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VOL. 36 | NO. 43 | Friday, October 26, 2012
Source: DesJarlais could face GOP challenge next
NASHVILLE (AP) — Even if U.S. Rep. Scott DesJarlais wins re-election after the revelation that he once urged his mistress to get an abortion, he could soon face a challenge from a fellow Republican.
An operative familiar with state Sen. Jim Tracy's plans told The Associated Press on Friday that the Shelbyville Republican has met with donors and could launch his candidacy for the 4th District congressional seat before Christmas. The official spoke on condition of anonymity because Tracy has not yet announced his plans.
When reached by AP, Tracy said he was focusing on his current re-election campaign and supporting other conservatives for state and national office.
"That's all I'm concentrating as we speak today," Tracy said.
Tracy, who considered a congressional bid this year, expressed concern over the "serious allegations" against DesJarlais, but said he voted for the congressman in early voting.
Tracy, an insurance agent and former college basketball referee, also ran for Congress in 2010 before his county was moved from the 6th District as part of the redistricting process. He came in third behind Murfreesboro businesswoman Lou Ann Zelenik and state Sen. Diane Black, the eventual winner, in a GOP primary contest separated by just 566 votes.
The final campaign finance report filed before the election show DesJarlais struggled to raise money since the news about his abortion discussion emerged on Oct. 10.
DesJarlais reported raising $12,516 from individuals and $17,700 from political action committees for a total of $30,216 in the 17-day fundraising period that started Oct. 1. Democratic opponent Eric Stewart's campaign said he had raised more than double the incumbent's total.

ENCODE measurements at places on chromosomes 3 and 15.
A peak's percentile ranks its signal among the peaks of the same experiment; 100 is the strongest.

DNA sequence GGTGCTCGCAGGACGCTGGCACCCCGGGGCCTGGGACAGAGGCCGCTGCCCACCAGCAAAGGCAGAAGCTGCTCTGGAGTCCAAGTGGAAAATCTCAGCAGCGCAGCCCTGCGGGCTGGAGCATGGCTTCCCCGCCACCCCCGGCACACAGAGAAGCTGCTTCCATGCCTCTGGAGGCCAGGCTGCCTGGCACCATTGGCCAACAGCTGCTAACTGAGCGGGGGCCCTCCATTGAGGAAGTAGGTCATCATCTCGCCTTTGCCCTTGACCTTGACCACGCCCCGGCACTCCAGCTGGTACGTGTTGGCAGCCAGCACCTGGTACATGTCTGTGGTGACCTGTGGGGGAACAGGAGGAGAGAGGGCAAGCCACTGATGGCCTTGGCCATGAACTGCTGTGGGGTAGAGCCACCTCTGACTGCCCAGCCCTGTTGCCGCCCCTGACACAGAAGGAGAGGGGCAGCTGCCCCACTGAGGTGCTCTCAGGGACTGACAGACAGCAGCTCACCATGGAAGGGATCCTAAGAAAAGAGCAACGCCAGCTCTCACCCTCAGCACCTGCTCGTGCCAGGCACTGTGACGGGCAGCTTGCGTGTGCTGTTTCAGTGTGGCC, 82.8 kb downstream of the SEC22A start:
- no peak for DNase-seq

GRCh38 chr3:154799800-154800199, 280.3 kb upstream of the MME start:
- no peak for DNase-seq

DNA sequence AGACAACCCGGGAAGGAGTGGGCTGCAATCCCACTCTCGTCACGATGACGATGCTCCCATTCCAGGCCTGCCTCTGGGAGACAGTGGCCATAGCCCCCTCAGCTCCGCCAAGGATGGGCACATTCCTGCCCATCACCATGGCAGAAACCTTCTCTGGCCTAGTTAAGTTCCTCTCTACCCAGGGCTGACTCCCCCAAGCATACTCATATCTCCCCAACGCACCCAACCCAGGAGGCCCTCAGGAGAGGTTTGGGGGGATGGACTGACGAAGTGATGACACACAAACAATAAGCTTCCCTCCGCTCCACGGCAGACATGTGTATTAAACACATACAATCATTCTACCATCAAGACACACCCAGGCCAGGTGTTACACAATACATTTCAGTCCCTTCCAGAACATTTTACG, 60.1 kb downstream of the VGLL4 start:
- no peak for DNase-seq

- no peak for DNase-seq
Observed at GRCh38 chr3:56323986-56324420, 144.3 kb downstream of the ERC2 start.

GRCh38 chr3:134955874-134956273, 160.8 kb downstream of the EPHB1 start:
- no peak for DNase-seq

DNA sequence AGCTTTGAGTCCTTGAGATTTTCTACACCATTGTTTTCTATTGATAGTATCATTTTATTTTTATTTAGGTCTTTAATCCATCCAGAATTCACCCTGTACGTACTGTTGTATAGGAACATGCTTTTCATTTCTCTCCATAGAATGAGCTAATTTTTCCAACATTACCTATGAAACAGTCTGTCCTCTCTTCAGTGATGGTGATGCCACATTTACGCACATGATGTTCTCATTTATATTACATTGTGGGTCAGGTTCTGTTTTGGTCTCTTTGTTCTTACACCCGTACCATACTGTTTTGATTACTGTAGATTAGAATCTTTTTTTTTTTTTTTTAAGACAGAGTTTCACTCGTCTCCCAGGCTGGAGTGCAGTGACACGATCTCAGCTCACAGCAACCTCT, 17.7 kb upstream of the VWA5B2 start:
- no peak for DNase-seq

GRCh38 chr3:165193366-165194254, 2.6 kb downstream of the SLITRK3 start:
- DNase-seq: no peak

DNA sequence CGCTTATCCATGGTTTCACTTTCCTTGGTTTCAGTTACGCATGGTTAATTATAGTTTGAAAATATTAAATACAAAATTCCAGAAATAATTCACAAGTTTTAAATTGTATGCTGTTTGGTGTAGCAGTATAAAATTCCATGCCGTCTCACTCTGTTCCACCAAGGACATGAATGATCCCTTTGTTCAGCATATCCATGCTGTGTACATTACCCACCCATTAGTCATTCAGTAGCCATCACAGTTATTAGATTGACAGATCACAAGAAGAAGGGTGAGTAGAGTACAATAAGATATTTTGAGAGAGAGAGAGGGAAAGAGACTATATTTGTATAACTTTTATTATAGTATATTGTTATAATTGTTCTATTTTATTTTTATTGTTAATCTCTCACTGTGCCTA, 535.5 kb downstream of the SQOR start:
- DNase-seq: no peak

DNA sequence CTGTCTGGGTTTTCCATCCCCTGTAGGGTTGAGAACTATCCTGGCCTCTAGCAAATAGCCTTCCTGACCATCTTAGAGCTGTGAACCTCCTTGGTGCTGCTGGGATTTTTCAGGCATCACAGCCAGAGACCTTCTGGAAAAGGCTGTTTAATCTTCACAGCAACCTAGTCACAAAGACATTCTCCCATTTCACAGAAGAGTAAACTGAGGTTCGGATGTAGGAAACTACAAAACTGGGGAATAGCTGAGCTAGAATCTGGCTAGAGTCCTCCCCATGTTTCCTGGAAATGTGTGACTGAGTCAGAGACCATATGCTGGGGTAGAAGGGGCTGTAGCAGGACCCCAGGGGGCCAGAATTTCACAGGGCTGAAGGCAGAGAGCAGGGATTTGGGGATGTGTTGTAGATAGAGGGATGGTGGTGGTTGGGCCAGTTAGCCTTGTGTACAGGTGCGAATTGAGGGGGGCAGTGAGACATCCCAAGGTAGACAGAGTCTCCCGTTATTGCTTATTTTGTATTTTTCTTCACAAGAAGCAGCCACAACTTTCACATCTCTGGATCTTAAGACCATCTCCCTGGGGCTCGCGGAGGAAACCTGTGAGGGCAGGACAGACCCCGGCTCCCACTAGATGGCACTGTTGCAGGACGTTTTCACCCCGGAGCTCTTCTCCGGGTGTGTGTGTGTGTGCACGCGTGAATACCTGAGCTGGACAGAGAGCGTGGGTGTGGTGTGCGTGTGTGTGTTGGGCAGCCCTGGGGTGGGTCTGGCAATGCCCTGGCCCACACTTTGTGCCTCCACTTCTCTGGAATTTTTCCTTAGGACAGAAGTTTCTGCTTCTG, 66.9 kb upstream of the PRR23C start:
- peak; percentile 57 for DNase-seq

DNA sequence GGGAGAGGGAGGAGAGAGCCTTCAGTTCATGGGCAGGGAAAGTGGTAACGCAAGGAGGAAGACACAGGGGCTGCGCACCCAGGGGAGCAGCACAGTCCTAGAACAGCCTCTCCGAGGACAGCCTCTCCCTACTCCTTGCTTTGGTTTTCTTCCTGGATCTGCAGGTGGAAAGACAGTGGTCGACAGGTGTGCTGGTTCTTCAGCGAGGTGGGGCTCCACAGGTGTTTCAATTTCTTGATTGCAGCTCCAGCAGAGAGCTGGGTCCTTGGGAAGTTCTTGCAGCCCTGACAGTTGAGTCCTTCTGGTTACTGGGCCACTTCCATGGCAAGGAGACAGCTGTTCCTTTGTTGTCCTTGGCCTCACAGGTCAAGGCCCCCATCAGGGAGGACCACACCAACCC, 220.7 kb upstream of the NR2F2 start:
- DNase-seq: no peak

DesJarlais still had nearly $320,000 on hand for the final stretch of the campaign, or more than three times Stewart's balance. But outside Democratic groups like the national House Majority PAC have been running more than $100,000 in television ads opposing DesJarlais, while independent GOP groups have remained on the sidelines.
The congressman reported spending nearly $303,000 in the period, led by more than $216,000 on TV advertising, nearly $52,000 on direct mail and $7,000 for polling services just days after the news about his abortion discussion emerged Oct. 10.
The conversation between DesJarlais and the woman who had also been under his care as a Jasper physician took place while he was trying to reconcile with his first wife, Susan.
"You told me you'd have an abortion, and now we're getting too far along without one," DesJarlais told the woman who is not identified in the transcript. "If we need to go to Atlanta, or whatever, to get this solved and get it over with so we can get on with our lives, then let's do it."
DesJarlais, whose campaign platform includes his opposition to abortion rights, does not dispute the contents of the transcript but has argued it leaves out the context that he was trying to pressure the woman to admit that she was not pregnant. He has said there was no pregnancy and no divorce, and that he and his former wife had an agreement to see other people before the divorce was finalized in 2001.
Other than the barrage of television ads, DesJarlais has largely maintained a low profile since the abortion discussion became national news.
DesJarlais' report shows he gave $2,000 to Mitt Romney's campaign on Oct. 1, though that didn't keep the congressman's endorsement from being quietly removed from the Romney website after the details of transcript emerged nine days later.